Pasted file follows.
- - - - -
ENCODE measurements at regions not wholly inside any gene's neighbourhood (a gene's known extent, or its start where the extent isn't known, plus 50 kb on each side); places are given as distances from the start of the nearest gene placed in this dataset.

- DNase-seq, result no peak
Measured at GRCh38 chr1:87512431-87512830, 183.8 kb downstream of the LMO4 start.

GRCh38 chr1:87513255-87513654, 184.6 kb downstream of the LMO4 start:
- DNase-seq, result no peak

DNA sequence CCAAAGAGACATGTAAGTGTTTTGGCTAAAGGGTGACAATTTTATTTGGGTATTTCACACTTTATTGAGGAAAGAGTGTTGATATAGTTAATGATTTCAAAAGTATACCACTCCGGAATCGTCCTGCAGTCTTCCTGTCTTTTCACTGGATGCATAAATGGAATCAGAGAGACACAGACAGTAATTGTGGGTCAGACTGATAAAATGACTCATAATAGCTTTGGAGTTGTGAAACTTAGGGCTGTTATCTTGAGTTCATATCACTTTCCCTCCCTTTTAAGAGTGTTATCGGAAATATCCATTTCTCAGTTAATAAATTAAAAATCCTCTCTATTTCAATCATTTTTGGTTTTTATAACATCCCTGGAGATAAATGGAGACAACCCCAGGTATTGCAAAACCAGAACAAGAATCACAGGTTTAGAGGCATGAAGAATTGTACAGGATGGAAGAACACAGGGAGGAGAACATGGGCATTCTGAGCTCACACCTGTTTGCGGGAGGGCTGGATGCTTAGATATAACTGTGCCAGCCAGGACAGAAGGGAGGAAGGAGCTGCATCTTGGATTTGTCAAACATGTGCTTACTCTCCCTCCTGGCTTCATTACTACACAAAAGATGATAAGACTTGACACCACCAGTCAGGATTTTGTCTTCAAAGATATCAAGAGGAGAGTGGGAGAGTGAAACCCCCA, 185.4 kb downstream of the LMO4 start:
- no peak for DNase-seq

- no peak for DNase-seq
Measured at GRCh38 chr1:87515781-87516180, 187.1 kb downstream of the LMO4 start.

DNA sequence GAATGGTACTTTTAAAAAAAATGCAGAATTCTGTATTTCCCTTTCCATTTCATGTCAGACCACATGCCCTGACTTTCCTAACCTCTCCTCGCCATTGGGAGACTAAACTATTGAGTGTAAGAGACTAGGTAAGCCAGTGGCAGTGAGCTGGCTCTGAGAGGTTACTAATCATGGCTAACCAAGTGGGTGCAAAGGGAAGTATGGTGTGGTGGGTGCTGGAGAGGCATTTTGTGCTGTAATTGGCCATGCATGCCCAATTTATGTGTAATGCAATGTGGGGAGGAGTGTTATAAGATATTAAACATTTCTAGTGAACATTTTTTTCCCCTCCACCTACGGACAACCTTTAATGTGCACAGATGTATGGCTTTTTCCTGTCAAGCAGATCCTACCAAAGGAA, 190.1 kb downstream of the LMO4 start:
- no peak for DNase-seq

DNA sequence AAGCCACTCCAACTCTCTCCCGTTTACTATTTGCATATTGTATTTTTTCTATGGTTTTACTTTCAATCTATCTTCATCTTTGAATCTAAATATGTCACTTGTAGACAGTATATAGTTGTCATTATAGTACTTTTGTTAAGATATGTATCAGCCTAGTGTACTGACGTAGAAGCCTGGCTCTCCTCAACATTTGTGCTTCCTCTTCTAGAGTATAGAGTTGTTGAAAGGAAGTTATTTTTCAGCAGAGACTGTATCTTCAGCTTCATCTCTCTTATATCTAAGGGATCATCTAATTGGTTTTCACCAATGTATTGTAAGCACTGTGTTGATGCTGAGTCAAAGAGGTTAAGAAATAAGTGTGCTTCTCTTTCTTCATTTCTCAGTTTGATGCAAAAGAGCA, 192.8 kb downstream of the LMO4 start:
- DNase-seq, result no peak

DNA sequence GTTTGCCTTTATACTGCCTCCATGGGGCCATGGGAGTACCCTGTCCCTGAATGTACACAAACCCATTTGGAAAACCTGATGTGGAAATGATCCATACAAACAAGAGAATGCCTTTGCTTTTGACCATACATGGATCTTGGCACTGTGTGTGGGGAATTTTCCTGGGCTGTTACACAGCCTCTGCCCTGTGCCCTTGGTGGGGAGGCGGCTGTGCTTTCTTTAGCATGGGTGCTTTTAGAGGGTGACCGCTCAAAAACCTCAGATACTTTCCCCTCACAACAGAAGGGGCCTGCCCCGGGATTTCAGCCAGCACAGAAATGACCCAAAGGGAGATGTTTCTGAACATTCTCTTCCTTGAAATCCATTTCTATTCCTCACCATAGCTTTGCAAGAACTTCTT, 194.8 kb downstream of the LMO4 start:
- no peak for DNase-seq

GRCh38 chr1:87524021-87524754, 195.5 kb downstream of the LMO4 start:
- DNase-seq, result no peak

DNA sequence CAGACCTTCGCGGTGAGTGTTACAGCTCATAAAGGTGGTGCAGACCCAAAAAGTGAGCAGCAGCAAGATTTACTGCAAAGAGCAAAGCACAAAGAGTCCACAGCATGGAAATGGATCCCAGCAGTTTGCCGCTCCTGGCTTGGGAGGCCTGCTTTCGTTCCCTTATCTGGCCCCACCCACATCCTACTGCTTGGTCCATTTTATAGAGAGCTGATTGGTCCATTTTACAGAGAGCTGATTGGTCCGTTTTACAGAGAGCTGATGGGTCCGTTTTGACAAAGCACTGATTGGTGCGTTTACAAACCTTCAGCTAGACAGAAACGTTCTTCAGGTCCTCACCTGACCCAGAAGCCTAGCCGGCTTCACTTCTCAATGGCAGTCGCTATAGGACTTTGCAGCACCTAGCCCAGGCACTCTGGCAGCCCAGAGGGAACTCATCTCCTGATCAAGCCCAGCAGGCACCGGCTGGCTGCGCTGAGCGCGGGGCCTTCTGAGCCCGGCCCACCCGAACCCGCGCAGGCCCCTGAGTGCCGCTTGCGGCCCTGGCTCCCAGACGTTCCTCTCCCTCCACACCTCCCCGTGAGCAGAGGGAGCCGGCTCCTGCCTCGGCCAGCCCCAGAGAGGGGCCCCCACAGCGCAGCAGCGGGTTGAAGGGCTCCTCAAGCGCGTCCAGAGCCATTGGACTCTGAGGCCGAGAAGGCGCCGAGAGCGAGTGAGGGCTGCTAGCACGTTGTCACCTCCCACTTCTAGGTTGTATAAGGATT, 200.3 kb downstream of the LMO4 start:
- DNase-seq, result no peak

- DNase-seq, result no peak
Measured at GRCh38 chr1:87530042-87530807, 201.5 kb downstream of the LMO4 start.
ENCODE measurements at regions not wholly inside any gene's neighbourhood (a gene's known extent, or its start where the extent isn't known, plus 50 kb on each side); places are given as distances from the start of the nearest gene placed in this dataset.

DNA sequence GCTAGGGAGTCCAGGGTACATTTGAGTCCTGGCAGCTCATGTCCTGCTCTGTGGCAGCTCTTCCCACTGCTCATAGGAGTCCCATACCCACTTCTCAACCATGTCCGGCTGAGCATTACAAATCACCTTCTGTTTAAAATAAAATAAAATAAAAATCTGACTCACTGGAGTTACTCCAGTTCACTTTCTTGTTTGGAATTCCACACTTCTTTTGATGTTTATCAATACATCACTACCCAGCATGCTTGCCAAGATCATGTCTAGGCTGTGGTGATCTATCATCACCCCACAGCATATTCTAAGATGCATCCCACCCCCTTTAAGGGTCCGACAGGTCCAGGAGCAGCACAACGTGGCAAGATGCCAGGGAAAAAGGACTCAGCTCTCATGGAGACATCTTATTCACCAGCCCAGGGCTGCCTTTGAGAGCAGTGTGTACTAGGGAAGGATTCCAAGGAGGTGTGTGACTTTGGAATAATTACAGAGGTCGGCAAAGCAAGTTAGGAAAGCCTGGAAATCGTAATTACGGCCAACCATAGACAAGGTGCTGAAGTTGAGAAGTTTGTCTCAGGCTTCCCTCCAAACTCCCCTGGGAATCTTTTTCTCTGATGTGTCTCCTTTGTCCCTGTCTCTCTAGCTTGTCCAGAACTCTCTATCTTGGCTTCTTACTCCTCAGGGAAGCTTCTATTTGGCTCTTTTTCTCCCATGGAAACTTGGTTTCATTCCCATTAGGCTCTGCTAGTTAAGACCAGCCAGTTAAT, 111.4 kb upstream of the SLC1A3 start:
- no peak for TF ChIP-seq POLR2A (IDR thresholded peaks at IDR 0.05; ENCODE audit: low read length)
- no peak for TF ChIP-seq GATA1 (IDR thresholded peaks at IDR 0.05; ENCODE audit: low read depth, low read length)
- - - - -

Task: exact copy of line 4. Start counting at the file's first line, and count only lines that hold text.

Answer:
GRCh38 chr1:87513255-87513654, 184.6 kb downstream of the LMO4 start: